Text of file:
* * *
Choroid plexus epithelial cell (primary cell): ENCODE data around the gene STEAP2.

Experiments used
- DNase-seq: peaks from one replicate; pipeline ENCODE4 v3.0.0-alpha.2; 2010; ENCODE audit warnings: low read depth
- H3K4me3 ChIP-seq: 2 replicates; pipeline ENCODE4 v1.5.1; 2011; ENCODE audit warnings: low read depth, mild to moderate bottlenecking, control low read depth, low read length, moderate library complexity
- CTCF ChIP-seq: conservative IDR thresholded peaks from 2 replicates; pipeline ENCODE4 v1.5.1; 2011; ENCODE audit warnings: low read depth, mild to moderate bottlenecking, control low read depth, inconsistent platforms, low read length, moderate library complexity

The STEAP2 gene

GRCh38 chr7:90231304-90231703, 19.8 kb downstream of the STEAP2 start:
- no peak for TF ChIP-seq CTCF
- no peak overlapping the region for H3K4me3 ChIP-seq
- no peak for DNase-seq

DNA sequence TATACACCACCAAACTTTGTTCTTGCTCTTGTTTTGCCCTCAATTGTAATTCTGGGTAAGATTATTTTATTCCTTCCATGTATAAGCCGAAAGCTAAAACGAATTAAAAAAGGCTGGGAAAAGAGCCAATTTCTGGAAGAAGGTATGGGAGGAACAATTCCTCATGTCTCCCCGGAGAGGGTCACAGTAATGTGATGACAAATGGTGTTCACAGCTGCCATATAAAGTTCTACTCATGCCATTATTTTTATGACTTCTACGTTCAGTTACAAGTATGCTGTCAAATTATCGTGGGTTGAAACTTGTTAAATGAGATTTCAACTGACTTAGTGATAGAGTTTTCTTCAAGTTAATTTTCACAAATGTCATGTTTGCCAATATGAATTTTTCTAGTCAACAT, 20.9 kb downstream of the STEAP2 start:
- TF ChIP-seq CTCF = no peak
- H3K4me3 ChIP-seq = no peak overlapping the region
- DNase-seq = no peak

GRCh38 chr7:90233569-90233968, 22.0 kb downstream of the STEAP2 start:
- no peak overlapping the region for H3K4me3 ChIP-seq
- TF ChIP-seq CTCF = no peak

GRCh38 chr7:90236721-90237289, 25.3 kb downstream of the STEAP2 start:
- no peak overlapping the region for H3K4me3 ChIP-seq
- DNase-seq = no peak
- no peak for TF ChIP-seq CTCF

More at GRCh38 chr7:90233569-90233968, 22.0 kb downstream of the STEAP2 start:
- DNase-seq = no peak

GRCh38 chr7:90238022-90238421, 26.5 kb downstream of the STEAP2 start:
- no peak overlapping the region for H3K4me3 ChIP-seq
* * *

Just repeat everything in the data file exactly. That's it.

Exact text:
Choroid plexus epithelial cell (primary cell): ENCODE data around the gene STEAP2.

Experiments used
- DNase-seq: peaks from one replicate; pipeline ENCODE4 v3.0.0-alpha.2; 2010; ENCODE audit warnings: low read depth
- H3K4me3 ChIP-seq: 2 replicates; pipeline ENCODE4 v1.5.1; 2011; ENCODE audit warnings: low read depth, mild to moderate bottlenecking, control low read depth, low read length, moderate library complexity
- CTCF ChIP-seq: conservative IDR thresholded peaks from 2 replicates; pipeline ENCODE4 v1.5.1; 2011; ENCODE audit warnings: low read depth, mild to moderate bottlenecking, control low read depth, inconsistent platforms, low read length, moderate library complexity

The STEAP2 gene

GRCh38 chr7:90231304-90231703, 19.8 kb downstream of the STEAP2 start:
- no peak for TF ChIP-seq CTCF
- no peak overlapping the region for H3K4me3 ChIP-seq
- no peak for DNase-seq

DNA sequence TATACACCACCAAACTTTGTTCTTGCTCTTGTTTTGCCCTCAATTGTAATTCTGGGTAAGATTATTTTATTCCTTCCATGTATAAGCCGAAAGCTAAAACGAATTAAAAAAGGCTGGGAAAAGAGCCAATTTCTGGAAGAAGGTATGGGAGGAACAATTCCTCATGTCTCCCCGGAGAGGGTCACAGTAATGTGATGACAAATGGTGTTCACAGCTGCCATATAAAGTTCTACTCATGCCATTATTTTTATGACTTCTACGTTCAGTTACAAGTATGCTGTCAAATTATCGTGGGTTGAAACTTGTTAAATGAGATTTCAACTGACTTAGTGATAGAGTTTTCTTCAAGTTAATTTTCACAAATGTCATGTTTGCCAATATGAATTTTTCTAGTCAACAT, 20.9 kb downstream of the STEAP2 start:
- TF ChIP-seq CTCF = no peak
- H3K4me3 ChIP-seq = no peak overlapping the region
- DNase-seq = no peak

GRCh38 chr7:90233569-90233968, 22.0 kb downstream of the STEAP2 start:
- no peak overlapping the region for H3K4me3 ChIP-seq
- TF ChIP-seq CTCF = no peak

GRCh38 chr7:90236721-90237289, 25.3 kb downstream of the STEAP2 start:
- no peak overlapping the region for H3K4me3 ChIP-seq
- DNase-seq = no peak
- no peak for TF ChIP-seq CTCF

More at GRCh38 chr7:90233569-90233968, 22.0 kb downstream of the STEAP2 start:
- DNase-seq = no peak

GRCh38 chr7:90238022-90238421, 26.5 kb downstream of the STEAP2 start:
- no peak overlapping the region for H3K4me3 ChIP-seq